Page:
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Livestock Guardian Dogs

post #1 of 21
Thread Starter 
I am very interested how many of us on here use Livestock Guardian Dogs (LGD). I don't have any yet but I do have predictors, fox, coyotes, and the other usually but we are going to be moving to about 150 acres and will encounter larger predictors such as black bear and mountain lions. Still in an area that gets pretty darn hot and humid but can be very chilly in winter for the three months we have winter. What breed of dogs do you all have? Did you start with puppies or adult? Any luck with rescues? My animals are of course poultry - chickens, turkeys, ducks, geese, and swans, also have Pygmy goats. How did you introduce LGD's to your farm animals. I live in High Point, NC and would love to meet locals who would be willing to converse with me and let me visit and see working dogs, give me pointers.
post #2 of 21

It is not always about breed for starters.  Mine have almost always been hunting dogs and never was one considered a full compliment.  My dogs have usually been welped near future charges but I have also acquired pups from other people.  I have also started with older dogs and killing a bird or two is not end of world.  It takes 18 to 24 months to get dog into working shape and many require an additional year or two to hit prime.

 

 

Our black and tans would love to have a go at your black bears and cougars but such will not be your most important concerns,  Foxes, raccoons, opossums and sometimes raptors will be your most important predators.

 

It is not just about dogs and predators, it is also about landscape and your management system.

Make every effort to understand your chicken's biology and the environment that supports it.
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Make every effort to understand your chicken's biology and the environment that supports it.
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post #3 of 21

I would recommend one.  I also live in an area with coyote, fox, bobcat and we even have a bear around.  However, my biggest losses every year were to other peoples dogs that roam around.  I live in a semi rural area that is populated but also has wildlife.  So after three years of losing half my flock every year I decided to get a LGD.  After research I chose a Pyrennes because they are the least aggressive of the LGDs.  Since I have neighbors and people occasionally walk and bike ride around here, I didn't want an overly aggressive dog.  I also wanted one that got along with my cats.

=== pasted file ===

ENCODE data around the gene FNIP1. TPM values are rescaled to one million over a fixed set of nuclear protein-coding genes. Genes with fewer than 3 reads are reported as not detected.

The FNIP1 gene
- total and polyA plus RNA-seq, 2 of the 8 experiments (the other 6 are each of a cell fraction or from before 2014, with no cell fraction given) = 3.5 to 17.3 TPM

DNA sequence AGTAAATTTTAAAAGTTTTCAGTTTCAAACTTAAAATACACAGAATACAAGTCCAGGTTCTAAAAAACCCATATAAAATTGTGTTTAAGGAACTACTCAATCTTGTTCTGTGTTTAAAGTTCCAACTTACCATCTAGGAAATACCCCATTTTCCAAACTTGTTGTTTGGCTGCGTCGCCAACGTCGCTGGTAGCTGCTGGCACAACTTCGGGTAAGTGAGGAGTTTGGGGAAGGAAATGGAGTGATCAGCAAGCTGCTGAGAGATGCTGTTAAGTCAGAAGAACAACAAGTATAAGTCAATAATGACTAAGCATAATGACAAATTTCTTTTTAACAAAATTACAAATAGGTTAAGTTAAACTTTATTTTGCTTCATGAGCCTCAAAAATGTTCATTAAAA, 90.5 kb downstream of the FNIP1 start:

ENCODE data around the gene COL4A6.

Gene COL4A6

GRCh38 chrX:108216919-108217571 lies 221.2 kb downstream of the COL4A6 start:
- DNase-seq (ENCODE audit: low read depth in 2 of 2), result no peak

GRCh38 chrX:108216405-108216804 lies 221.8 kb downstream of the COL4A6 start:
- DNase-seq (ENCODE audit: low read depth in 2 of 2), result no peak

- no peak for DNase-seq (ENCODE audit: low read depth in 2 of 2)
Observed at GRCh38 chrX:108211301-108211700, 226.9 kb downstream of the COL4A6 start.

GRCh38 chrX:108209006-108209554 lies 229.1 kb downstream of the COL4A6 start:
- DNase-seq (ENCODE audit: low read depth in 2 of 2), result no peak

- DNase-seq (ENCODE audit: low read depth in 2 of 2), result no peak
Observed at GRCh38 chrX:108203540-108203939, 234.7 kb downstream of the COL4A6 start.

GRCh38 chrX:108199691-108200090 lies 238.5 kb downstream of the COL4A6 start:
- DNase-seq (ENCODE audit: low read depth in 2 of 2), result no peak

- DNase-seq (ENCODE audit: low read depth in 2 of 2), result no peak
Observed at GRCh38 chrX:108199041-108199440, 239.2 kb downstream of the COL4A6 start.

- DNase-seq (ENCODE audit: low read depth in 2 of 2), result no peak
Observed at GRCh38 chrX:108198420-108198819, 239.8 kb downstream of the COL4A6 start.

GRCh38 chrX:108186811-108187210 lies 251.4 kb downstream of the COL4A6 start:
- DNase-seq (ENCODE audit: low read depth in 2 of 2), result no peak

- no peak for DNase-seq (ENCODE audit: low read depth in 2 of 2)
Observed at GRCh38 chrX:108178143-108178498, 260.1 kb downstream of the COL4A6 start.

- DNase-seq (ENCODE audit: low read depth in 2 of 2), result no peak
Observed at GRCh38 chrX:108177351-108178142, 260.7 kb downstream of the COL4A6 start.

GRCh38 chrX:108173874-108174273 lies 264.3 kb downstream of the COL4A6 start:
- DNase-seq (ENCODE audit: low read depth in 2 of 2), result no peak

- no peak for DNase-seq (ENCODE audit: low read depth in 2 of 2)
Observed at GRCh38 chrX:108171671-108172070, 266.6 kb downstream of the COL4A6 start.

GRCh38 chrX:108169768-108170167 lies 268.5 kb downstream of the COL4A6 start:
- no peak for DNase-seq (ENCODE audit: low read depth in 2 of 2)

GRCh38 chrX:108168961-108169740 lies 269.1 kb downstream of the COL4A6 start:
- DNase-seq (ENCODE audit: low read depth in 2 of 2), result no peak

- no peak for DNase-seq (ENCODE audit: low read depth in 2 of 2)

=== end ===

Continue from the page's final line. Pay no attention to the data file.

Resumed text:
She has done a great job.  I have had her five years and can only recall losing two chickens to predators since having her.  I got her at 12 weeks old and kept her near the chicken pen but leashed for the first two weeks.  Every day I would take her in the pens with me but on a short leash.  Her being a puppy, she wanted to play.  However, at 12 weeks she was already 35 pounds and all leg and paws and could seriously injure the birds even at play.  Anyway, that's how I introduced her to the chicks.  I corrected any behaviour, even her playfulness, that I didn't like.  By the time the young chickens were ready to be turned out, she was quite use to them and never bothered them.  For a while I used to wonder whether she was guarding the chickens or me and the chickens just benefited from her presence.  That question was answered after I lost my first chicken to a neighbors dog.  My dog was still not full grown when this incident happened.  She had been doing well with possum and such, but she was never tested with other dogs.  Well, after that incident and a firm dressing down from me with the dead chicken between us, she must have got the message.  A few days later the dog returned and she chased him all over the yard.  Now every time she sees him, she is on his tail.  Another dog came by one day and went for the chickens and she chased him down the road.  Pyrenees like to bark on occasion to announce their presence, so I think that keeps the other predators like coyote and such away.  I guess I am lucky because my dog doesn't roam like so many other people have said theirs do.  I don't know if its because I spayed her or because when I got her I kept her leashed for two weeks and walked her around our property area twice a day.  Our property isn't fenced but she stays put and usually doesn't go any farther than the field across the road or the woods behind the house.  One note on these dogs, their coat requires attention especially before summer sets in.  They have an awful lot of hair and a very thick undercoat.  You have to use a shedding rake several times a week for weeks before hot weather sets in or you need to shave them or something.  They get hot.  Winter is no problem for them.  Despite their size, they don't eat alot once full grown.  They just don't move around and expend alot of energy so you don't want to overfeed them.  They are very gentle and mine loves the grandkids and my kitties.  Nothing looks so amusing as watching that big ole dog trying to play with the old tom cat and watching the tom cat box her face.